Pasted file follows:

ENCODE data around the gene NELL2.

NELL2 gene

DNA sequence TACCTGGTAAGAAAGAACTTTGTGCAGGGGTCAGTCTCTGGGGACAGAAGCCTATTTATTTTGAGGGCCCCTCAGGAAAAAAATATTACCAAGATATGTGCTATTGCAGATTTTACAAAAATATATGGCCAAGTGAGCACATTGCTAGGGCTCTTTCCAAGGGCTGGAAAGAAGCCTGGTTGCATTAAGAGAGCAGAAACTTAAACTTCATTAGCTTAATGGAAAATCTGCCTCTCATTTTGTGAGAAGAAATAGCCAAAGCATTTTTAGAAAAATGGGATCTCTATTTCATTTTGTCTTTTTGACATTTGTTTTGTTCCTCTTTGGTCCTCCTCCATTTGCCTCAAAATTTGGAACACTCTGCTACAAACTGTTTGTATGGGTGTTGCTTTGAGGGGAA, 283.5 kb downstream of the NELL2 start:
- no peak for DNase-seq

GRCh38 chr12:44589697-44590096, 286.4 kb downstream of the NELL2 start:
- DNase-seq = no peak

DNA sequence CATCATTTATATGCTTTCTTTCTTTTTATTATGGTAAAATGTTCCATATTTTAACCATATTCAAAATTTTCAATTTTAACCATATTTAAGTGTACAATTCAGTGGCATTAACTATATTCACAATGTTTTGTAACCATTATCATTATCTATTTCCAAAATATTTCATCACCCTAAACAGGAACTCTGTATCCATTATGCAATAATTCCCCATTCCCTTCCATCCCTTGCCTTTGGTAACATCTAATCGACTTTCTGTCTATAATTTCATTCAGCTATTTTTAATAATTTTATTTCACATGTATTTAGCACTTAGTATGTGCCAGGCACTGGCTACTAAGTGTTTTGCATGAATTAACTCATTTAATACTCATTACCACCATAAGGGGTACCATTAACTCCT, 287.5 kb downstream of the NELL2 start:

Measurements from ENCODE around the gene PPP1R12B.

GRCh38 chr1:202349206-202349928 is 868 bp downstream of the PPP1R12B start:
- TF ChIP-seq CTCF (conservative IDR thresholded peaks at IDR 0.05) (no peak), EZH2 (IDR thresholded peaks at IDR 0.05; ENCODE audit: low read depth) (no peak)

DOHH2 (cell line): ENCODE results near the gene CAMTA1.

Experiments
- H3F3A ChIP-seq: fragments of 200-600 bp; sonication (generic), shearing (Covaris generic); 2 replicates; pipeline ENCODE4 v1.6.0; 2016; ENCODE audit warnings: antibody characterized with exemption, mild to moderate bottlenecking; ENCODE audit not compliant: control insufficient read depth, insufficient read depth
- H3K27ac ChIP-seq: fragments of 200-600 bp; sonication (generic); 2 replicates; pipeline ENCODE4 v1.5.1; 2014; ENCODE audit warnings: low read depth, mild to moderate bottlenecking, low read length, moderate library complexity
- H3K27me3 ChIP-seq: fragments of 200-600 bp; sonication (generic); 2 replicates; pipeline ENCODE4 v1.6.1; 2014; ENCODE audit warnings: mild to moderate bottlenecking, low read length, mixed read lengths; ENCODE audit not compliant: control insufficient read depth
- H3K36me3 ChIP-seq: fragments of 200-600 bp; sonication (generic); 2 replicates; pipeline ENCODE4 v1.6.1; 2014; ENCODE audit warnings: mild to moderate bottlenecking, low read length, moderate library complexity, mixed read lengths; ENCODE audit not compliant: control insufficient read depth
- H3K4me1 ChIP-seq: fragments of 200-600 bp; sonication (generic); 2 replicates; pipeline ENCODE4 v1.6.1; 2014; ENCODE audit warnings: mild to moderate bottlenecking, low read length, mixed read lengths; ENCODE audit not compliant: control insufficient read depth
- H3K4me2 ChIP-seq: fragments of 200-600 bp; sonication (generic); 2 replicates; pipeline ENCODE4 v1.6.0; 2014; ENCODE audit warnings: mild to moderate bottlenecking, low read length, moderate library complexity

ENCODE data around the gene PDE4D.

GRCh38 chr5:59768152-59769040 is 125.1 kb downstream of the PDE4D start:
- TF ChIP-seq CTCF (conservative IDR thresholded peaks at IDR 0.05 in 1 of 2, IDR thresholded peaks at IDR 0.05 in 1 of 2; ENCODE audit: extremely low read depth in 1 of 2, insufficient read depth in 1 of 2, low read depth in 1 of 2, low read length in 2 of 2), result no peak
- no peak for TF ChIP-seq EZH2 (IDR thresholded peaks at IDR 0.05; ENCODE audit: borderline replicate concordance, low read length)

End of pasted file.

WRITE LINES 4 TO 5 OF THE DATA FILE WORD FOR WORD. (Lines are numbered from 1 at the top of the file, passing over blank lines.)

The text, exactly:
- no peak for DNase-seq

GRCh38 chr12:44589697-44590096, 286.4 kb downstream of the NELL2 start: